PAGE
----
Would you like money available in case of
emergencies? Need to send your kid to college? Thinking
of improving your home? A Home Equity Line of Credit (HELOC) from
Somerset Investors Corp. may be just what you’re looking for. A
HELOC works a lot like a credit card with a much lower interest rate. You
will have money available, secured by the equity in your home, that you can
draw on and use at any time. Or, you can decide to withdraw the
entire amount in one lump sum at closing. Best of all, the interest
is usually tax-deductible!
Somerset Investors Corp. can find you the perfect loan and start your home purchase off right. With hundreds of loan programs available, we’ll help you match your needs with a loan you’ll love for as long as you own your home. Somerset Investors Corp. can find you the perfect loan and start your home purchase off right. With hundreds of loan programs available, we’ll help you match your needs with a loan you’ll love for as long as you own your home.
categories of conventional loans exist, the most common and familiar being the
fixed rate mortgage. In the cases of fixed rate mortgages, the borrower will
lock in an interest rate, and pay down both the principal and interest on the
loan at that interest rate every month until the mortgage is paid off. The most
typical term of a fixed rate loan is 30 years, though fixed rate mortgages can
also be obtained for much shorter terms, the primary difference being in the
size of the monthly mortgage payment.
loans are known as conforming loans. In these cases, an arrangement is made
between borrower and lender that comply with the stipulations of two federally
run mortgage trading companies (or Government Sponsored Entities – GSEs) Fannie
Mae (FNME) and or Freddie Mac (FHLMC).
Mae and Freddie Mac do not directly approve or deny loans. They buy and sell
home mortgages, working with lenders to make home ownership easier for people
to attain. Lenders like to sign up borrowers with conforming loan, because they
can then sell these loans to Fannie May or Freddie Mac in order to more quickly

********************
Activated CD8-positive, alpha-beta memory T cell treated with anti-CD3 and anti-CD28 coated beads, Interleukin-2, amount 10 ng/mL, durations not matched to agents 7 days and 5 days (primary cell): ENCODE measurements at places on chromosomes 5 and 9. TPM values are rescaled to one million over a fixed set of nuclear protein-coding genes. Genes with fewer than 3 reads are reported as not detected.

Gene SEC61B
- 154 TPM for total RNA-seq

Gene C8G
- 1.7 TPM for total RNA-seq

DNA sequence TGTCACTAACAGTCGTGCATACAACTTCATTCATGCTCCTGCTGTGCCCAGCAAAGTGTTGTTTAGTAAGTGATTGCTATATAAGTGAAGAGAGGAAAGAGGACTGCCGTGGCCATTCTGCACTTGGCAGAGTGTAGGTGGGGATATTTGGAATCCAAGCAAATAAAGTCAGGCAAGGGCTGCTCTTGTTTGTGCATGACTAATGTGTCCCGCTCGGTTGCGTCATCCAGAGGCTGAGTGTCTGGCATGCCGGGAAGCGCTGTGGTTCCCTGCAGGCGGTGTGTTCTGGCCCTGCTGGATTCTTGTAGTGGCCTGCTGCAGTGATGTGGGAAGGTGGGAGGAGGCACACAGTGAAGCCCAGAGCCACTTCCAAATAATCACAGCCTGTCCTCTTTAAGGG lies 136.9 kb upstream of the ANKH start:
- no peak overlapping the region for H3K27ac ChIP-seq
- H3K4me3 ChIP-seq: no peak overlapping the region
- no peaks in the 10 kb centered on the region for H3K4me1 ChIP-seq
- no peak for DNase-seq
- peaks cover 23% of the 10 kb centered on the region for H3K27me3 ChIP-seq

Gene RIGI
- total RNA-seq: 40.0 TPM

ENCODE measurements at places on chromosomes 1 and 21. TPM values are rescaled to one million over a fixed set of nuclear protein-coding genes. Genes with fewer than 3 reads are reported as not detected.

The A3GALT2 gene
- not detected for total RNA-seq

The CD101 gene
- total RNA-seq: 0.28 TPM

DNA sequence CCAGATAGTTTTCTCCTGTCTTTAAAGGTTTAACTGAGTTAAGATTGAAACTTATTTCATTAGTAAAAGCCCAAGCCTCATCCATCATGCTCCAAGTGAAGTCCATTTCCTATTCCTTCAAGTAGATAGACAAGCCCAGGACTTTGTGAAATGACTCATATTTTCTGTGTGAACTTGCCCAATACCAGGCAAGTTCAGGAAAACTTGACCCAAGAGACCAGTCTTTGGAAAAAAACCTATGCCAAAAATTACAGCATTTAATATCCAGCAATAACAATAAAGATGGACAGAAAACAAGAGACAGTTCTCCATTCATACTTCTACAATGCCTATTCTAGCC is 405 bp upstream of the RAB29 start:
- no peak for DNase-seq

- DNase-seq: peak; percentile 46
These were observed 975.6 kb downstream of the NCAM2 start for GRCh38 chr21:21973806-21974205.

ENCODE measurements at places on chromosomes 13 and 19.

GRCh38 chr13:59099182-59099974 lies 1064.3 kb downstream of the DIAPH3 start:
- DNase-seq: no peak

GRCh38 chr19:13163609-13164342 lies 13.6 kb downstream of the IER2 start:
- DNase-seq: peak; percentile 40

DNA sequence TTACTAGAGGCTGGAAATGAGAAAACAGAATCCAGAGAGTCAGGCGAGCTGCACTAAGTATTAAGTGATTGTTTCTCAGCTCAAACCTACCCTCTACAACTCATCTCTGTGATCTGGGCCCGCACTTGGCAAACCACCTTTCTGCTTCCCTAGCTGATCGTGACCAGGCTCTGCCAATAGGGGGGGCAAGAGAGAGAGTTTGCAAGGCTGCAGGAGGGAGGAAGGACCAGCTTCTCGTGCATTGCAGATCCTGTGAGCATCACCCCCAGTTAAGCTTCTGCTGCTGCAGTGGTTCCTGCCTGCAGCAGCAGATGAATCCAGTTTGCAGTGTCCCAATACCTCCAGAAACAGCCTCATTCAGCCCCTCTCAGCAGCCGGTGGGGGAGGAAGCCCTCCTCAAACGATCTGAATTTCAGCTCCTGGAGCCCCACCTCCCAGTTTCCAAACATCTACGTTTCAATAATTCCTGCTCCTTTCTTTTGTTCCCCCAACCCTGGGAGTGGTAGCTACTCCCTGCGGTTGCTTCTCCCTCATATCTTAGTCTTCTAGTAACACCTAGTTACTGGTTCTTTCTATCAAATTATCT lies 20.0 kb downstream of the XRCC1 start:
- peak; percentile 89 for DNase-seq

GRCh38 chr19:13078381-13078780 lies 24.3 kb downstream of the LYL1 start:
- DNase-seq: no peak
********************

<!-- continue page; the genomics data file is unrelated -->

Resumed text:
receive the funds coming to them, and use those funds to make other
investments. Fannie Mae and Freddie Mac, in turn, then repackage these loans to
sell to investors as securities.
current guidelines for a conventional Fannie Mae loan set a maximum purchase
price for a single-family home at slightly above $415,000 (though residents of
Alaska, Hawaii, or Guam may be able to qualify for an even larger loan).
interest rate as well as the short- and long-term pricing on a conforming loan
is determined primarily by the type of loan applied for. Also taken into
consideration will be the amount of funds you already have to contribute to
closing costs, your credit rating, credit score, and credit history, your
employment history, and the type and location of the home in question.
forms of conventional loans are nonconforming loan instruments that do not meet
Fannie Mae or Freddie Mac loan qualifications, such as jumbo loans, or loans so
large they fall outside the Fannie Mae and Freddie Mac loan limits (or purchase
limits). Jumbo loans are provided by private investors and as such ordinarily
come with much higher interest rates than conforming loans.
entities from a local to a federal level and private entities alike have worked
to develop loan programs that make home ownership a reality for many people
considered under-qualified for traditional mortgages. These include loans for
first-time homebuyers and people with a low-to-moderate income that are insured
by the Department of Housing and Urban Development (HUD) via the Federal
Housing Administration (FHA).
HUD and the FHA do not make loans directly, rather they insure loans, meaning that the lender still gets paid back even if you default on the home loan.